I would suggest that you might want to take a look at three lessons I did on the fourth commandment.
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Years ago, Dr. Bruce Waltke (formerly a Hebrew professor at Dallas Seminary -- now teaching elsewhere) said something like this: "When we come to the New Testament, we must determine whether the New Testament ratifies, modifies, or abrogates the Old Testament law." There are some of the commandments that are clearly carried directly over into the New Testament.
There are things in the law that have been set aside, however. For example, Mark 7:17-23, along with Acts 10 and 11 make it abundantly clear that the clean/unclean food laws of the Old Testament have been set aside -- nullified. These are no longer requirements for the New Testament believer, although freedom is given about doing so (Romans 14:1-10f.), so long as one does not deny the gospel by his practice (see Galatians 2:11-14f.).
The Sabbath was the sign of the Old Covenant (as circumcision was the sign of the Abrahamic Covenant and the rainbow was the sign of the Noahic Covenant), and thus strict Sabbath-keeping does not have the same meaning for those who are now under the New Covenant.
The principle of observing a day of rest, and of freedom from distraction, so that one can devote himself to worshipping God is clearly laid out in the Book of Isaiah:
13 You must observe the Sabbath rather than doing anything you want on my holy day. You must look forward to the Sabbath and treat the Lord's holy day with respect. You must treat it with respect by refraining from your normal activities, and by refraining from your selfish pursuits and from making business deals. 14 Then you will find joy in your relationship to the Lord, and I will give you great prosperity, and cause crops to grow on the land I gave to your ancestor Jacob." Know for certain that the Lord has spoken (Isaiah 58:13-14).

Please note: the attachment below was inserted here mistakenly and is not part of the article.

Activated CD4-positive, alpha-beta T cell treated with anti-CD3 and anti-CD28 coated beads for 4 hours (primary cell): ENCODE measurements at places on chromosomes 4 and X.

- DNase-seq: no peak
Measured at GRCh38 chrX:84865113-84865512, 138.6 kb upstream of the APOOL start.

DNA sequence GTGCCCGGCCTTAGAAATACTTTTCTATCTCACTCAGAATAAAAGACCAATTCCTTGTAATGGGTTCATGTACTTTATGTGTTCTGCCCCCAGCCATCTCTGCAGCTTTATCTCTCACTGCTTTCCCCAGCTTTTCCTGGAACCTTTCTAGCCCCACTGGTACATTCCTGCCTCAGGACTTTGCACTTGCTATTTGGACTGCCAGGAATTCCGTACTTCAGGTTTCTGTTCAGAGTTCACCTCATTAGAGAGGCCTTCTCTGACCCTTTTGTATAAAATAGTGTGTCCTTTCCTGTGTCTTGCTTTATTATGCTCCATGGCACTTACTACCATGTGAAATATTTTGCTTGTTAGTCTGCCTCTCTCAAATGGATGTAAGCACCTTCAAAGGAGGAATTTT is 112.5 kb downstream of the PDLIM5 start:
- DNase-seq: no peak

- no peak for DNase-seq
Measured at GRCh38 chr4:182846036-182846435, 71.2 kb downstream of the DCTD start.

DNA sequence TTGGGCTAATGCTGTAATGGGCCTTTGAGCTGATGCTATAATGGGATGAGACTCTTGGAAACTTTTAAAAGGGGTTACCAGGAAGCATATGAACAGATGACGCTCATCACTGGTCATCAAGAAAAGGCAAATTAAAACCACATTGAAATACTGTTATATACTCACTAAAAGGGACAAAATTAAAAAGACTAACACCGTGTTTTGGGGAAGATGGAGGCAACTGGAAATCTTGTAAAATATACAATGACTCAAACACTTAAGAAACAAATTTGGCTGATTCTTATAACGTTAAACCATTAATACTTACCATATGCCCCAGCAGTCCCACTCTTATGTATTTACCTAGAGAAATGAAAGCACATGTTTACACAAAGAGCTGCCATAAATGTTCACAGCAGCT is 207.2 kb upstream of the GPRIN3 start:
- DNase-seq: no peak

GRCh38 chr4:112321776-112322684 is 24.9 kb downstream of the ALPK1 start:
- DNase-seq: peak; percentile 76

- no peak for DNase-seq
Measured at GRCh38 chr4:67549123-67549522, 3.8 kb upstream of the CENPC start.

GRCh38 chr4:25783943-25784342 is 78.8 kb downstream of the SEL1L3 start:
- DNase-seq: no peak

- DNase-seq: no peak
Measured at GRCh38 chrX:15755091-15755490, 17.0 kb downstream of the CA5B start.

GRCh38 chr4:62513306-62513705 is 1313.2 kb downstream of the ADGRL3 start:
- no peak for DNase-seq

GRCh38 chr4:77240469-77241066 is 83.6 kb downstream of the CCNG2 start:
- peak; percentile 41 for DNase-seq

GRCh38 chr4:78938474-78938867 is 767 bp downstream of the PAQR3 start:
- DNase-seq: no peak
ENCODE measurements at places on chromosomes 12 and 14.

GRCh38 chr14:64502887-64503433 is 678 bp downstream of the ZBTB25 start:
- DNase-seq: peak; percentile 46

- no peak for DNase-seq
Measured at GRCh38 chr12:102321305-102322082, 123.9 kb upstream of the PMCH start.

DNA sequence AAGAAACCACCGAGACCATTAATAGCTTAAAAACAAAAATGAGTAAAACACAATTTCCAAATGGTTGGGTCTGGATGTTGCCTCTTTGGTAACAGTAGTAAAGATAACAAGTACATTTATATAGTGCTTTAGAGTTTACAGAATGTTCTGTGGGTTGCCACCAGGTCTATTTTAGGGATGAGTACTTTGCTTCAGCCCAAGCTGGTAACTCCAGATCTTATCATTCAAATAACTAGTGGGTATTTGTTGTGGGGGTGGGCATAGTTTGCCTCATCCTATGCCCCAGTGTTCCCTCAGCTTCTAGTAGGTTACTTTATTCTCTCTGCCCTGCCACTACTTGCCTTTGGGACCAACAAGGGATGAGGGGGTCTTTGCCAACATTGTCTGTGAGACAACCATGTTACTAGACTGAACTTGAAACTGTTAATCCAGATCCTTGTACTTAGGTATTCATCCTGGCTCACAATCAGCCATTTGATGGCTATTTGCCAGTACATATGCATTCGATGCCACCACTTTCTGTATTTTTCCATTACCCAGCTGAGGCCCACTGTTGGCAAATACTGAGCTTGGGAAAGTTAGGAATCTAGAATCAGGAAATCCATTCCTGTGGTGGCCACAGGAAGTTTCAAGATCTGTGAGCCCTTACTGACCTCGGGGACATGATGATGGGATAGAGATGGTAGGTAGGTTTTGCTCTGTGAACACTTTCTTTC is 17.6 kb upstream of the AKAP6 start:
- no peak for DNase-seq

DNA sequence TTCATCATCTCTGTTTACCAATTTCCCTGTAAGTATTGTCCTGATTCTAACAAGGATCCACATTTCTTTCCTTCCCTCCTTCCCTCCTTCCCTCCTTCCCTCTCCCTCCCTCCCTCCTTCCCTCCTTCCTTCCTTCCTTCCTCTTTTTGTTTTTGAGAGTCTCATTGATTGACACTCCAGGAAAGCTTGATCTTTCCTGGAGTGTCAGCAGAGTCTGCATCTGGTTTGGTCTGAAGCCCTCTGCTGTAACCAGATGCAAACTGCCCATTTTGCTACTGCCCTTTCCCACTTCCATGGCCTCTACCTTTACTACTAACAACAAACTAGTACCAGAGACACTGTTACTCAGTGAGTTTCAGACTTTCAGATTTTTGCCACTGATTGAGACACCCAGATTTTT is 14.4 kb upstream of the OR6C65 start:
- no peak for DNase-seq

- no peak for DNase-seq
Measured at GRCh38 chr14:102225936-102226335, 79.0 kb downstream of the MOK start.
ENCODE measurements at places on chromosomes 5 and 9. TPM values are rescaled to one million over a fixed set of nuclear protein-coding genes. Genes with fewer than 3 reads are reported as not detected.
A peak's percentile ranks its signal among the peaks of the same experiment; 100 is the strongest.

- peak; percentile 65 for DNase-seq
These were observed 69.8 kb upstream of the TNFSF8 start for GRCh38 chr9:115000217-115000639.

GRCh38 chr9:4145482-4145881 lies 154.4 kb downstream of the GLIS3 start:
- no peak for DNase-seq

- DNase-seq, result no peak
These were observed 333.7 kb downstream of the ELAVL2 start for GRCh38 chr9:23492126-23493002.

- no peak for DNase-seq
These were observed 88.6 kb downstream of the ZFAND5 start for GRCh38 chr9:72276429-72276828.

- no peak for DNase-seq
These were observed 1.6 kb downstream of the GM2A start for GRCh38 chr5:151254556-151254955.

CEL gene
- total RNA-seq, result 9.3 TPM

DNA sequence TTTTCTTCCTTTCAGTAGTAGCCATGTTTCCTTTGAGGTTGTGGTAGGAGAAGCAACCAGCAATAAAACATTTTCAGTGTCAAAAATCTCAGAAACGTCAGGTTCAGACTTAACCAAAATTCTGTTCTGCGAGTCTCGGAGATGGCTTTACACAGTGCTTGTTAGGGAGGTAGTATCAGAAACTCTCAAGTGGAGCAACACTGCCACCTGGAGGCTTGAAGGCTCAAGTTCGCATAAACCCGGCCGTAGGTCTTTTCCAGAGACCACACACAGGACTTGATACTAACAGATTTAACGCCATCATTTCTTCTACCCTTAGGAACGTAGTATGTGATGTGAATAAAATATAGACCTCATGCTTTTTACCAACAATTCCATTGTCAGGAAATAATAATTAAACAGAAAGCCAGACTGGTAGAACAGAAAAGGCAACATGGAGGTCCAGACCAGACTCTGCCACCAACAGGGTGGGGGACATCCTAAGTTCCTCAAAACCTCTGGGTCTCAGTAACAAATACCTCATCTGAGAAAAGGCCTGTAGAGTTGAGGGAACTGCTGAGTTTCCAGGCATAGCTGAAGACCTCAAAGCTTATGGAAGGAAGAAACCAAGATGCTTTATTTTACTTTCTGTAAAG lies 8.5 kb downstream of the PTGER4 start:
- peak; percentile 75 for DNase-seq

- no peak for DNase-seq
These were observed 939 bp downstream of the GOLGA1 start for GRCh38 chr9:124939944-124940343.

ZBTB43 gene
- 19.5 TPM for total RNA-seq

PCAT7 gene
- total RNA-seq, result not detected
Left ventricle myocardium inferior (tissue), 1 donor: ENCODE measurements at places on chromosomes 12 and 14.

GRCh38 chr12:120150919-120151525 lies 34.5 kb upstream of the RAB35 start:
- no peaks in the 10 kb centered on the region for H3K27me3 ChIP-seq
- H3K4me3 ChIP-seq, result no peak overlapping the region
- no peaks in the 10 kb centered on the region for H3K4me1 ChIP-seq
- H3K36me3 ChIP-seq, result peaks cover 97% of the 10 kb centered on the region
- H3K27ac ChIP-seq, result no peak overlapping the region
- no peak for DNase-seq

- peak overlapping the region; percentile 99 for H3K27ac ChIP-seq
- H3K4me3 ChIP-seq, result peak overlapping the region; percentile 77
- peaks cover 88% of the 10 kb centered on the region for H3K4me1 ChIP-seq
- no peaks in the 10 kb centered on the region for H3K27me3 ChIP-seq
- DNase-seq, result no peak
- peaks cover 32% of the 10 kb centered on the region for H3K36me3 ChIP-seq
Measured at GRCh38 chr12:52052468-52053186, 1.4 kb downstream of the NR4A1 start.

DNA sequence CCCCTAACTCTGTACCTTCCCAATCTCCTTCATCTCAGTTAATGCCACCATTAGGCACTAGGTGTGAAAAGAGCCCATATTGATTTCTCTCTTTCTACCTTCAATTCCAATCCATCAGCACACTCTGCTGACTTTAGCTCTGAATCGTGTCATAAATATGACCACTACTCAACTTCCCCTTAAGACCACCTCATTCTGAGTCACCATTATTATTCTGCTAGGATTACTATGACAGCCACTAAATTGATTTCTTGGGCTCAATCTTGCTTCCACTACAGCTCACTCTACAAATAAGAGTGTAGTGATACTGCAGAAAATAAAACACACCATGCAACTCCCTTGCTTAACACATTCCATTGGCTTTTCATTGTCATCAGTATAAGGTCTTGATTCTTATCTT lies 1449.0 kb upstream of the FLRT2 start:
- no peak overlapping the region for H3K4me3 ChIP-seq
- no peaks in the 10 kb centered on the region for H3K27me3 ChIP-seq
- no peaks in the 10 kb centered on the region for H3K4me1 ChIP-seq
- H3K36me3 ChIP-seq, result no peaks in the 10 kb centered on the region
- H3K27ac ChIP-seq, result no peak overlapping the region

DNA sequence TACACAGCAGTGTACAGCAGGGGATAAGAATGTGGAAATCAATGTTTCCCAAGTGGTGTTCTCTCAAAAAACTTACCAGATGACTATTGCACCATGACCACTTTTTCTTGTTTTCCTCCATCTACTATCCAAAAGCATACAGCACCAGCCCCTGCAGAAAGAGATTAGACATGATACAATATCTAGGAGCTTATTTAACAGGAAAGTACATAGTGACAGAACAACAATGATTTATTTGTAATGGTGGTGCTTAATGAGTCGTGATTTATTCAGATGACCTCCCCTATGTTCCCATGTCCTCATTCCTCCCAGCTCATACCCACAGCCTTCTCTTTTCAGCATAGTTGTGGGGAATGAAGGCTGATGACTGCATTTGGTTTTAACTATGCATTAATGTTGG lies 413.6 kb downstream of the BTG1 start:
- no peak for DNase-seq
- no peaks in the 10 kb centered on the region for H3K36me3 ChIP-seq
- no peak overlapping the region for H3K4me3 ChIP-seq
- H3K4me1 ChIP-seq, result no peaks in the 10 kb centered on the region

It is good to set a day aside, free from the usual cares and distractions of life, so that one can devote himself to worshipping God. But this day is not specified as -- nor restricted to -- "the Sabbath" in the New Testament, either in Acts or in the Epistles.
The Bible seems to make it clear that observing a Jewish Sabbath is not required:
16 Therefore do not let anyone judge you with respect to food or drink, or in the matter of a feast, new moon, or Sabbath days 17 that are only the shadow of the things to come, but the reality is Christ (Colossians 2:16-17).
5 One person regards one day holier than other days, and another regards them all alike. Each must be fully convinced in his own mind. 6 The one who observes the day, does it for the Lord. The one who eats, eats for the Lord, because he gives thanks to God, and the one who abstains from eating, abstains for the Lord, and he gives thanks to God (Romans 14:5-6).Thus, when we see the church meeting on the first day of the week, rather than keeping the traditional Sabbath (see Acts 20:7; 1 Corinthians 16:2), it should come as no surprise.
I should probably point out that circumcision was required of believers in the Old Testament (Genesis 17:9-14; Leviticus 12:1-3; Joshua 5:1-5). Moses was nearly put to death for neglecting to circumcise his son (Exodus 4:24-26). But circumcision was not required for those who came to faith in Jesus in the New Testament. New believers were baptized, not circumcised. Indeed, Paul both refused and forbade circumcision when it symbolized a person placing themselves under law (Galatians 2:1-10; 5:1-6f.). (I should add that he did have Timothy circumcised, so that being uncircumcised would not hinder the gospel -- Acts 16:3. In this case, Judaisers were not demanding circumcision.).
Once again let me emphasize that setting aside a day of rest, and freedom from distraction, so that one can worship the Lord is a good thing. Where we differ is that this day needs to be the Sabbath Day of the Old Testament.
I hope this answers your questions honestly, directly, and biblically.